In a disclosure nearly drowned out by news of its $68 billion acquisition of Wyeth, Pfizer Inc. said it agreed to pay $2.3 billion to settle a federal investigation into its alleged off-label marketing of the now-withdrawn painkiller Bextra.
The settlement, which requires the approval of a federal judge, would be the largest ever paid by a drug company to resolve alleged marketing missteps. It easily eclipses the $1.4 billion Eli Lilly & Co. agreed to pay earlier this month to settle similar charges related to its antipsychotic medicine Zyprexa.
Pfizer mentioned the settlement in two sentences in a news release about its earnings. The $2.3 billion charge it took for the deal -- the New York company described the figure as 'pretax and after tax' -- is the main reason its fourth-quarter net income fell 90% to $266 million from $2.72 billion a year earlier.
Pfizer released its earnings at the same time it announced an agreement to acquire Wyeth to form a pharmaceutical behemoth that would have annual revenues of more than $70 billion.
On Monday, Pfizer declined to elaborate on the settlement. A spokeswoman for Michael Sullivan, the U.S. attorney in Massachusetts who led the probe, declined to comment.
The FDA approved Bextra to treat arthritis, rheumatoid arthritis and menstrual pain. It isn't clear what off-label uses Pfizer's marketing of Bextra allegedly involved.
So far, I have found no other details about this in the media. Of course, it's merely a $2.3 billion settlement. It is just amazing that something this big can produce so few echoes. Ah, but that is the anechoic effect, again (see this post).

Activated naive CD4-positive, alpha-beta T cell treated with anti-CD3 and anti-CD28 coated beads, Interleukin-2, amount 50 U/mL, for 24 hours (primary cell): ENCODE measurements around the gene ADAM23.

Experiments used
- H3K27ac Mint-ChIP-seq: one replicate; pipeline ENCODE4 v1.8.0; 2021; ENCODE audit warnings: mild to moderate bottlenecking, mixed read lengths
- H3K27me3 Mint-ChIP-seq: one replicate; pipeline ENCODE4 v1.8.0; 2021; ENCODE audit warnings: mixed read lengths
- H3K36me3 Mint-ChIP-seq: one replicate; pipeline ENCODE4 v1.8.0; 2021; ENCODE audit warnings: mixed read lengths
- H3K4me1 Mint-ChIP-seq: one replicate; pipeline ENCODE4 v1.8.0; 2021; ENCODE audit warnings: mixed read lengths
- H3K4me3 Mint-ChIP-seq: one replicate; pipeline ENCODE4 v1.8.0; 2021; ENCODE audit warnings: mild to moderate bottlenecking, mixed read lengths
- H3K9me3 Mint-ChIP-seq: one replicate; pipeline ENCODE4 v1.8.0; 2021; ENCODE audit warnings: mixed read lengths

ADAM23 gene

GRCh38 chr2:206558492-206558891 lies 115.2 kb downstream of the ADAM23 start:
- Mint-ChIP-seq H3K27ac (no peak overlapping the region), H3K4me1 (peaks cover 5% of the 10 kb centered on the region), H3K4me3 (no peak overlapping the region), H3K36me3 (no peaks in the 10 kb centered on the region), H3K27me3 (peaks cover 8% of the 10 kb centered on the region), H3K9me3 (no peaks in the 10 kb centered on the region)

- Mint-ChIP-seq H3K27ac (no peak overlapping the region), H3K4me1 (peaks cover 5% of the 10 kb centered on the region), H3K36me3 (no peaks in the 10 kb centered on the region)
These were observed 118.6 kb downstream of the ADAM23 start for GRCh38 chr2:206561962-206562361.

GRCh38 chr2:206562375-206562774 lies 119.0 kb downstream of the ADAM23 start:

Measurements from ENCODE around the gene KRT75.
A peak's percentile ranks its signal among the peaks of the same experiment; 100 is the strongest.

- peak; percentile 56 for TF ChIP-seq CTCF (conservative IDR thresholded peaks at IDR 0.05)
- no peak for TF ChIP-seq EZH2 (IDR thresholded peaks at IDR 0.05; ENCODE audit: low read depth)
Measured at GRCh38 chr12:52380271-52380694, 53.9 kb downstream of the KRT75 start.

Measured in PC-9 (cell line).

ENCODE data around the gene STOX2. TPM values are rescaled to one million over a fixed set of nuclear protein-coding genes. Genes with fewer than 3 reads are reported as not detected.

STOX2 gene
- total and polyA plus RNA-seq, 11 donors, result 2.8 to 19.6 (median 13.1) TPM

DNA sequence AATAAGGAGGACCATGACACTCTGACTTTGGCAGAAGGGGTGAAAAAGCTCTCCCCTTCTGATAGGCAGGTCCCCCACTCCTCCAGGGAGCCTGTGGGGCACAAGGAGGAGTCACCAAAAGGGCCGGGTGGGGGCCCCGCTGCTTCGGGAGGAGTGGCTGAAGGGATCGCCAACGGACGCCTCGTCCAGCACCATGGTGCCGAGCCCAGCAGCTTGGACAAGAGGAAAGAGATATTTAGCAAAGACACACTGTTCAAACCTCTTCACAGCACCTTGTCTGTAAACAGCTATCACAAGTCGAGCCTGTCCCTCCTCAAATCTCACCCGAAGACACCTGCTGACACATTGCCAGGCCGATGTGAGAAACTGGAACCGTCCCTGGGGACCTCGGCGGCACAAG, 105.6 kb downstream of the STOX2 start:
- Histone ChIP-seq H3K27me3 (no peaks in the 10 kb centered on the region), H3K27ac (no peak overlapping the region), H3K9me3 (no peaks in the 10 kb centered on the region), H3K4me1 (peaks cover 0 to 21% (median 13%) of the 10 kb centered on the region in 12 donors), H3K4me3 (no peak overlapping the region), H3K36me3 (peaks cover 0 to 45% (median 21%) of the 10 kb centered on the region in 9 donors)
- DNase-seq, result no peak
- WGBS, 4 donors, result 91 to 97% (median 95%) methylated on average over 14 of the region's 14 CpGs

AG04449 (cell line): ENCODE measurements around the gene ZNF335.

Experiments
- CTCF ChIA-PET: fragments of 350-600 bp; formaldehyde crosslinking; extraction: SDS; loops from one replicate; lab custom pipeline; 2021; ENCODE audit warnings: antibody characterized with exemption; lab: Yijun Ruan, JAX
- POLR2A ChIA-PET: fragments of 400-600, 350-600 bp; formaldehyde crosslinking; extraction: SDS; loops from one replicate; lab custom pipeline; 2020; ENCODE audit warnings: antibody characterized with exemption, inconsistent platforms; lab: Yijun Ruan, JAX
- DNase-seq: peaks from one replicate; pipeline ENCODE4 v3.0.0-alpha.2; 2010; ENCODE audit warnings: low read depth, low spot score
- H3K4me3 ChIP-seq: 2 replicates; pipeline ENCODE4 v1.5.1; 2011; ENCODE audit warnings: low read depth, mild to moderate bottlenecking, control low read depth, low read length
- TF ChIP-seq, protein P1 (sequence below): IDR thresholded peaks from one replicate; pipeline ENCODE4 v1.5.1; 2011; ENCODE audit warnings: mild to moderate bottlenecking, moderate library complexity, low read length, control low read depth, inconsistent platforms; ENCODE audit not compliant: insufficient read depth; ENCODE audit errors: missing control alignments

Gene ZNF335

We have posted about numerous settlements of charges of misbehavior by drug, device, insurance and other health care organizations. Stacking them all up suggests the magnitude of bad behavior by the leaders of health care organizations. Yet it's not clear that all these monetary penalties are discouraging bad behavior.
In some cases, like this one, it is not immediately clear what bad behavior the settlement addressed. Without knowing what actions might cause monetary loss, it is hard to avoid such actions in the future.
In almost all cases, the monetary penalties accrue to the organization as a whole, not to the individuals whose behavior incited the settlement. And I have not so far ever heard of a case in which the organization which has to pay a settlement turns around and enforces a penalty upon the responsible leaders. Thus, the deterrent effect, even of large penalties, is thus diffuse. An executive, knowing that bad behavior may increase short term profits, and hence may markedly increase his or her compensation in the short run, may be undeterred by the threat of a future settlement that he or she does not have to pay. Instead, the settlement may come out of the pockets of stock-holders, employees as a whole, customers, clients, or patients, or the public.
If we want to prevent health care leaders from continuing "childish" behaviors, allowing health care to "spin out of control," (as per President Obama' inaugural address, see post here), we must do a better job of enforcing negative consequences, as the mother of any five-year old will tell us.